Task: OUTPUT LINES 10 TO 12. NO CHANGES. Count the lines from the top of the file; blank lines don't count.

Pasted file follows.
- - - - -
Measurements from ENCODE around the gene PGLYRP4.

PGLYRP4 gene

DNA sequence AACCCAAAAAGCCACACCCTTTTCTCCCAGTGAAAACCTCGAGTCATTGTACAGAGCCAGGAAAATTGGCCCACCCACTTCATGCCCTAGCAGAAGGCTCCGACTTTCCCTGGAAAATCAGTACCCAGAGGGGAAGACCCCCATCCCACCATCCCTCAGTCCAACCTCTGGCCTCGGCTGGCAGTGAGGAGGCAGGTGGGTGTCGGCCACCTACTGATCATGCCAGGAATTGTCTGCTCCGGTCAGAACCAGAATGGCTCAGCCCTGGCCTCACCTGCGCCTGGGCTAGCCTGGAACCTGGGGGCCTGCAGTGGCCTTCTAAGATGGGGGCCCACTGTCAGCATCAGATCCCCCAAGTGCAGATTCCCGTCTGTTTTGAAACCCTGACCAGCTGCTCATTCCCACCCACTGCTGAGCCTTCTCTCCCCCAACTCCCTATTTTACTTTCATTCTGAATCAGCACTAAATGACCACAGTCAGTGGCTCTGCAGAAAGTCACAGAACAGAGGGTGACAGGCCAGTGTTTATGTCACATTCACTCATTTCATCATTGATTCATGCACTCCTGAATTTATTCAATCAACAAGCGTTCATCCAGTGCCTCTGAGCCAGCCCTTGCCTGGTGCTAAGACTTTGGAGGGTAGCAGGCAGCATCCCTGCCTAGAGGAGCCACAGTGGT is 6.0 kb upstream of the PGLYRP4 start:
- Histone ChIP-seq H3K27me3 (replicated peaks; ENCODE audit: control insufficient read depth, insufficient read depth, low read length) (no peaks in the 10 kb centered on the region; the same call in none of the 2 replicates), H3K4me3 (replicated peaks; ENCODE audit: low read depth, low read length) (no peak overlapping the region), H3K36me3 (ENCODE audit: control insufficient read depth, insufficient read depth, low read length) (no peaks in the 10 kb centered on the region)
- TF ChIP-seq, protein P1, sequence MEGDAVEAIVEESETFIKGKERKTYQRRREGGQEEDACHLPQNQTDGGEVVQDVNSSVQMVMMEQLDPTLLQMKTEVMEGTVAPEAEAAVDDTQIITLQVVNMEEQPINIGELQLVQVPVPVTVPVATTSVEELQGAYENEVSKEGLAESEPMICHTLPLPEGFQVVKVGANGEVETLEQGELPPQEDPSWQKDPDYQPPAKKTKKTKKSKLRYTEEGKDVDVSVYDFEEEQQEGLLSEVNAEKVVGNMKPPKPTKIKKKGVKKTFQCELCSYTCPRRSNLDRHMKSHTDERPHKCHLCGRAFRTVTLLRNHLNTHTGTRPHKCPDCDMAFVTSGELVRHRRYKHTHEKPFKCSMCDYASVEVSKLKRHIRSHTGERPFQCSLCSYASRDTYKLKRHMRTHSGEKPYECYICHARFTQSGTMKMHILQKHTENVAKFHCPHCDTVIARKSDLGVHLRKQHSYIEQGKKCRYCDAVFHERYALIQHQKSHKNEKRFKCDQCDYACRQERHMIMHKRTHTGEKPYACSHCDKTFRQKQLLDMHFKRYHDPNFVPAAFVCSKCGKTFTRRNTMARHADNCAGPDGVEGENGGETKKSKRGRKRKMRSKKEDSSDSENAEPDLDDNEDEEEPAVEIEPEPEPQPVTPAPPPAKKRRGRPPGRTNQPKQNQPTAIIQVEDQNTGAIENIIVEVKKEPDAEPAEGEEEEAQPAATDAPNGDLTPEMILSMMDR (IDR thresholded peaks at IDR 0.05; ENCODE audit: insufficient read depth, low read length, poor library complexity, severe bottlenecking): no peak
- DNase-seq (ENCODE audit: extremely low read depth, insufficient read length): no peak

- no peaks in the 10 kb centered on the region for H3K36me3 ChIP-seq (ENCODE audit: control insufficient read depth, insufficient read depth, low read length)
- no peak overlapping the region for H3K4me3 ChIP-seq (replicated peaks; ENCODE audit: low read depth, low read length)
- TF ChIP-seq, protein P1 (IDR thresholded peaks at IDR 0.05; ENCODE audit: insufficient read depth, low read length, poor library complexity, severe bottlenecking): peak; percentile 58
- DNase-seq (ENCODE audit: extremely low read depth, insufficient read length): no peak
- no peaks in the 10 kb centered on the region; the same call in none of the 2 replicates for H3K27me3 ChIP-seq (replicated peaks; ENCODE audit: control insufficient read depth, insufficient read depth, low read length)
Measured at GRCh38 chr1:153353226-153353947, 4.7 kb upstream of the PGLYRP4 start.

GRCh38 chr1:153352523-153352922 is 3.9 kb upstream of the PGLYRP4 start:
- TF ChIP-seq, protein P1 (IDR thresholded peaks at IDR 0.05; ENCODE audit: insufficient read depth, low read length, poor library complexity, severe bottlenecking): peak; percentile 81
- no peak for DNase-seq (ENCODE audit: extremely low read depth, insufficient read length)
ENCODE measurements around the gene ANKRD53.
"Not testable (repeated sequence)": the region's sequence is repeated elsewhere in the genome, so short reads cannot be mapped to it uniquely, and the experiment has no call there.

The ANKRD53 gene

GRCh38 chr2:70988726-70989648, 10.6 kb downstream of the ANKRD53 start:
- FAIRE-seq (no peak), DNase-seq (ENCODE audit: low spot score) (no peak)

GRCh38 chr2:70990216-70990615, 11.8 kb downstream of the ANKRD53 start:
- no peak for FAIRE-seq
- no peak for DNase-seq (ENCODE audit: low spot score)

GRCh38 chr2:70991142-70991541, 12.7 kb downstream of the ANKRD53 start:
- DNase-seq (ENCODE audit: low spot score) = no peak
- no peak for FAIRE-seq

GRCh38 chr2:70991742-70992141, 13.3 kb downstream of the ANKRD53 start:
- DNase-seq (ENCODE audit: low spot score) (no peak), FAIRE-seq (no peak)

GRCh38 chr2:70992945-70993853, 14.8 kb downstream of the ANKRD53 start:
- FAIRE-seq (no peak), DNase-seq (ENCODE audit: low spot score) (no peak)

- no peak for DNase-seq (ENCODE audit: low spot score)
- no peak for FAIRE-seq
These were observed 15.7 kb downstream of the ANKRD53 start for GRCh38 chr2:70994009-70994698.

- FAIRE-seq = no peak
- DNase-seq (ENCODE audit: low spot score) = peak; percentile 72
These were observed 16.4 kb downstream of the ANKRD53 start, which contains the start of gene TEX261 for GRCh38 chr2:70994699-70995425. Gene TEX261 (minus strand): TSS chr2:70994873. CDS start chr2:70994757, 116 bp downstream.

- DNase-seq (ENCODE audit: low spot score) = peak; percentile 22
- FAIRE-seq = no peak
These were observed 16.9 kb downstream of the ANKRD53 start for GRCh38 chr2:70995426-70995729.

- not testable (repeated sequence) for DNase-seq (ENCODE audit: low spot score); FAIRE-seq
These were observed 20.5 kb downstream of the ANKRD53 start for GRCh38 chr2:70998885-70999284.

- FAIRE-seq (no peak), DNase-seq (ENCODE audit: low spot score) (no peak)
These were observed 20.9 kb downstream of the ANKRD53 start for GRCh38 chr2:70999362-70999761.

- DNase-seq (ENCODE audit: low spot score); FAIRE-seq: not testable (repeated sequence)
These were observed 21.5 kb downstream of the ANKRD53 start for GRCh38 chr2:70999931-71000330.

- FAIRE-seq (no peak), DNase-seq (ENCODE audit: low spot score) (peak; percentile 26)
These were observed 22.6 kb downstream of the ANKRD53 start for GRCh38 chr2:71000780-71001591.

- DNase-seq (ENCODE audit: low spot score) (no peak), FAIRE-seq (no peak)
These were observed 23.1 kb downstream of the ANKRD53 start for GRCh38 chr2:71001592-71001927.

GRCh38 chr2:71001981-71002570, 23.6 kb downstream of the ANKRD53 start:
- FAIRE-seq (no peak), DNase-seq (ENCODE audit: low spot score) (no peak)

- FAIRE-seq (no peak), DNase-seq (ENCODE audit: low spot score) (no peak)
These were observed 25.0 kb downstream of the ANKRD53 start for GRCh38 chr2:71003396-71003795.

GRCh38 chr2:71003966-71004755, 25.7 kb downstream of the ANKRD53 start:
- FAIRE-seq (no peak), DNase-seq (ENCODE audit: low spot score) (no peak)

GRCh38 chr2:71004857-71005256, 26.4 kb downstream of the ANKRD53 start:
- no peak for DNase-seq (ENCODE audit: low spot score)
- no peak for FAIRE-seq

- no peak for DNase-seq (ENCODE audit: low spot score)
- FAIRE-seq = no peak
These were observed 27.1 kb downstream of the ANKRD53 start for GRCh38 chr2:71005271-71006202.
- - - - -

- DNase-seq (ENCODE audit: extremely low read depth, insufficient read length): no peak
- no peaks in the 10 kb centered on the region; the same call in none of the 2 replicates for H3K27me3 ChIP-seq (replicated peaks; ENCODE audit: control insufficient read depth, insufficient read depth, low read length)
Measured at GRCh38 chr1:153353226-153353947, 4.7 kb upstream of the PGLYRP4 start.